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Russia Denies Nuclear Incident as Monitors Record Abnormal Radiation Levels


Just weeks after Russia’s nuclear energy corporation said radiation levels were normal, the country’s meteorological service said it had registered extreme levels of radiation in the Urals two months ago.

European radiation monitors detected a cloud of radioactive material originating in Russia’s southern Urals over two dozen European countries in late September and early October. The material could have come from “a spent nuclear fuel reprocessing or the production of radioactive sources." 

Russia’s state nuclear corporation Rosatom said the release of the radioactive material, known as Ruthenium 106 or Ru-106, was natural background radiation, the state-run RIA Novosti news agency reported at the time.

But on Monday, Russia’s Federal Meteorological Service said it had registered extreme levels of Ru-106 across several locations in late September. The highest levels of the radioisotope — 986 times the norm — were located in Chelyabinsk region, the site of the Mayak nuclear facility.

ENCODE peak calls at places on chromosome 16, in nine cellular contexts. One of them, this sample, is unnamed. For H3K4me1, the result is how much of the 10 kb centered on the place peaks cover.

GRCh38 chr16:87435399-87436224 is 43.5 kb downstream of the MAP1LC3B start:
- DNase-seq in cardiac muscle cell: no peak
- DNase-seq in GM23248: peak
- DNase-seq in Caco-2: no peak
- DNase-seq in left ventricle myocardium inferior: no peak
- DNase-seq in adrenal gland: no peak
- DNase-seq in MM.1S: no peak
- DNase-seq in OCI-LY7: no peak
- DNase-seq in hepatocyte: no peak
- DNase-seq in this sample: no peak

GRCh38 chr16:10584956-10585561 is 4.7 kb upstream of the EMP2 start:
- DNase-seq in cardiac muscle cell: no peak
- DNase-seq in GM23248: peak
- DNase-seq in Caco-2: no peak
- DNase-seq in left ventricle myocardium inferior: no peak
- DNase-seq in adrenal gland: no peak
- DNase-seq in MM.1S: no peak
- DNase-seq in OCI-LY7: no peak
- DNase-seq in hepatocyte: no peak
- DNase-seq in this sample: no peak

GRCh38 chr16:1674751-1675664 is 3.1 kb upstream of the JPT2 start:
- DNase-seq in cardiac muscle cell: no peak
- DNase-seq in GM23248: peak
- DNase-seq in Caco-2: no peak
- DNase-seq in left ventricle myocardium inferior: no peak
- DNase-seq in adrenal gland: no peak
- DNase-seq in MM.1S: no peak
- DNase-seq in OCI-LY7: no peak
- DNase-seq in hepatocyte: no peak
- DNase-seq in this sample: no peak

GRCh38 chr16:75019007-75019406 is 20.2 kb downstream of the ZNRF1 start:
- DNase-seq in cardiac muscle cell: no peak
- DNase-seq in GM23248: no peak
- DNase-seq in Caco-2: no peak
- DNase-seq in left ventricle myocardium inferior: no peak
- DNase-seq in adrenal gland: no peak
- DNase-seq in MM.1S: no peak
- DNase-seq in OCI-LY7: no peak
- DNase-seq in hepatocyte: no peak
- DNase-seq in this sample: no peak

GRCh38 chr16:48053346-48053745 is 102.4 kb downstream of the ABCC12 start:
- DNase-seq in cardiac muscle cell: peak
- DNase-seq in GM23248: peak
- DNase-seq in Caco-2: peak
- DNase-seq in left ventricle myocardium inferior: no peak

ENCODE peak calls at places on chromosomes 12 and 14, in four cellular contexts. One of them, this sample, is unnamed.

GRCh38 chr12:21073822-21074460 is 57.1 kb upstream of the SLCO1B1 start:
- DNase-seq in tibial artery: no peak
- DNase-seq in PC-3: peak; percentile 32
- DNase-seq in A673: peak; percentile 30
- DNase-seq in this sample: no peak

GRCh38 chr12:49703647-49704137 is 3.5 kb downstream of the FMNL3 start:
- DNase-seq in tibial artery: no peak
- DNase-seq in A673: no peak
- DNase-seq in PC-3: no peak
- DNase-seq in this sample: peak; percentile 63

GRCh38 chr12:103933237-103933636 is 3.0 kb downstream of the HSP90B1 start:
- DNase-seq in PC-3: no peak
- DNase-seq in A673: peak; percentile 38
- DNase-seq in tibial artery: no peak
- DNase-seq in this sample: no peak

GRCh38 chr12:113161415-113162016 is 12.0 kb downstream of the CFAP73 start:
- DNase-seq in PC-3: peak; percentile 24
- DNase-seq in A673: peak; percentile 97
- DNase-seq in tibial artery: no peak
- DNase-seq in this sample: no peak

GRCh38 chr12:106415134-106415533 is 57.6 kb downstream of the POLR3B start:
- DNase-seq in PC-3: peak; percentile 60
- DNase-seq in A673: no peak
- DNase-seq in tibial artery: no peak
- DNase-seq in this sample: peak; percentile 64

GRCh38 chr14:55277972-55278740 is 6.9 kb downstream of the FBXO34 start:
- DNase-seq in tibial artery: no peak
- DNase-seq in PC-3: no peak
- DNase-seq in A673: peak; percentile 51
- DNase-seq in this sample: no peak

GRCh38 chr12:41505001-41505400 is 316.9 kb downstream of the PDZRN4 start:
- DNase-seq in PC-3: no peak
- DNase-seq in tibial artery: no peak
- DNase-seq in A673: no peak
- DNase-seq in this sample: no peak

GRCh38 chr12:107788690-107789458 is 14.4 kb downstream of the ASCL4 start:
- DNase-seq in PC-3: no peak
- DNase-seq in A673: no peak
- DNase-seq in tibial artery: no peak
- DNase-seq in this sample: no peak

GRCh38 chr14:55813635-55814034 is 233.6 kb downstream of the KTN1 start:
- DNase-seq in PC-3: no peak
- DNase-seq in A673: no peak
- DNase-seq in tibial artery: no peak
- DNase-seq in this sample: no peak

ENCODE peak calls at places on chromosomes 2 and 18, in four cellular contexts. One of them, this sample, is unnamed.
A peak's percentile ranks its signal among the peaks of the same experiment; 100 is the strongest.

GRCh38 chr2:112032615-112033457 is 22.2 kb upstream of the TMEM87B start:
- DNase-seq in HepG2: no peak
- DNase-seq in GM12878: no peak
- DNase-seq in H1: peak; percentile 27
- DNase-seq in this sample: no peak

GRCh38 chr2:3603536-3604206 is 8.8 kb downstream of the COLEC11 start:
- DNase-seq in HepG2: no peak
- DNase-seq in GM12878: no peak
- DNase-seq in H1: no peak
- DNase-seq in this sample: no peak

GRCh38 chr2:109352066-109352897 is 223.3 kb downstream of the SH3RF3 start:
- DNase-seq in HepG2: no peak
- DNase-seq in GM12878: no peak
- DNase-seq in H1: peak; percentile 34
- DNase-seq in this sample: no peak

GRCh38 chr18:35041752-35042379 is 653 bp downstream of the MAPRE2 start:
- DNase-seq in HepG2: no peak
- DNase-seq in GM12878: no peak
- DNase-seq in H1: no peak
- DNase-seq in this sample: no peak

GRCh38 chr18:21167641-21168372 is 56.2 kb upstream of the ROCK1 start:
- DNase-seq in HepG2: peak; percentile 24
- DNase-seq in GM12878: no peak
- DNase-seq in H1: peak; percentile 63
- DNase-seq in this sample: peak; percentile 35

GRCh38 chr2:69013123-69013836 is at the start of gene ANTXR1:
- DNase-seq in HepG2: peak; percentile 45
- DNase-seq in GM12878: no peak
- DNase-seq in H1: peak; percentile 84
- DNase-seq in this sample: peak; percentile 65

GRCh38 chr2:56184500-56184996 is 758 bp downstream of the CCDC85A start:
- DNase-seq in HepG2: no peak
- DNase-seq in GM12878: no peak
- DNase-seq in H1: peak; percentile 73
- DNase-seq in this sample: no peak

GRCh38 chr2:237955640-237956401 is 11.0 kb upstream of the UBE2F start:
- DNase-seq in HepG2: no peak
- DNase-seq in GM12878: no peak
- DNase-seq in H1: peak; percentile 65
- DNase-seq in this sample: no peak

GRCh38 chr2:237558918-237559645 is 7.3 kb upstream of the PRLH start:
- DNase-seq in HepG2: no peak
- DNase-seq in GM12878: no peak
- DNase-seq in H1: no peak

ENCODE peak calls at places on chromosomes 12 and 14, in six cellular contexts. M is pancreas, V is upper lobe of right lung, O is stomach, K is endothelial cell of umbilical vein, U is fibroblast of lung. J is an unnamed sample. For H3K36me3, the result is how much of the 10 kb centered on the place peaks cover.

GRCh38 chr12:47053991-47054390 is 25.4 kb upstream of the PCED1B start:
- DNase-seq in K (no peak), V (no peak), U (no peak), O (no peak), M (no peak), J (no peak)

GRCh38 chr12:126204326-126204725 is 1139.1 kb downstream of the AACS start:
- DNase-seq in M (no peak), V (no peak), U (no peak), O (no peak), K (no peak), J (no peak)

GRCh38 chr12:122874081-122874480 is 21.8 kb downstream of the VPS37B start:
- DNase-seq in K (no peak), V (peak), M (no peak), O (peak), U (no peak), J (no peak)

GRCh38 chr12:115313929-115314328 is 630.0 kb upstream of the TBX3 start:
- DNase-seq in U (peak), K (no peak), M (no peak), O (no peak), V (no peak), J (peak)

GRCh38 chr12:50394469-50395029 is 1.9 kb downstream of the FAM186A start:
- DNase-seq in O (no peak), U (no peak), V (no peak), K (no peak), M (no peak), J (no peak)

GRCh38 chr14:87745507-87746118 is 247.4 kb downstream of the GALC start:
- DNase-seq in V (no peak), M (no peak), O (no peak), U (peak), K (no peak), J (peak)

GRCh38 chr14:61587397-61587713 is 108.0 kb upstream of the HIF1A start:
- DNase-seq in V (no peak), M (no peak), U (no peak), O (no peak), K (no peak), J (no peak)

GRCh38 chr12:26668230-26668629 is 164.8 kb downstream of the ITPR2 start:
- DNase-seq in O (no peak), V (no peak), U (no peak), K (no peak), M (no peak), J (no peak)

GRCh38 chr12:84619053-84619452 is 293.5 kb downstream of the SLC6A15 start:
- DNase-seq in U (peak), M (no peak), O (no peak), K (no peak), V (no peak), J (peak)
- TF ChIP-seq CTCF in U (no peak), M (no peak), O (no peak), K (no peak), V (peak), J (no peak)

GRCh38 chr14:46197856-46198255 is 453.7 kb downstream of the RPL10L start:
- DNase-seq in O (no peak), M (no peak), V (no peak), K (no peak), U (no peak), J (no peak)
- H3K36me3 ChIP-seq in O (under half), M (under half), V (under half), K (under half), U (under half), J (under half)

Mayak makes components for nuclear weapons and processes spent nuclear fuel. One of its storage facilities exploded in 1957 — a fact that went unreported until three decades later.

In a statement issued on Tuesday, Mayak said it was not the source of the excess Ru-106 concentration.

The Russian branch of environmental NGO Greenpeace said it planned to ask prosecutors to launch an inquiry into whether officials had concealed a nuclear incident.

“Even taking into account that the observed concentration over Europe is small, tens of millions of people were impacted, and some of them will no doubt have health problems,” it said in a statement on Monday.

Meanwhile, Chelyabinsk officials played down the dangers of excess radiation, saying they would have been ordered to evacuate if the levels were dangerous.

“The sources of this damaging information are in France, where there’s a nuclear waste processing facility that competes with our Mayak,” Yevgeny Savchenko, the region’s public security minister, told the regional news website 

“This raises certain flags."

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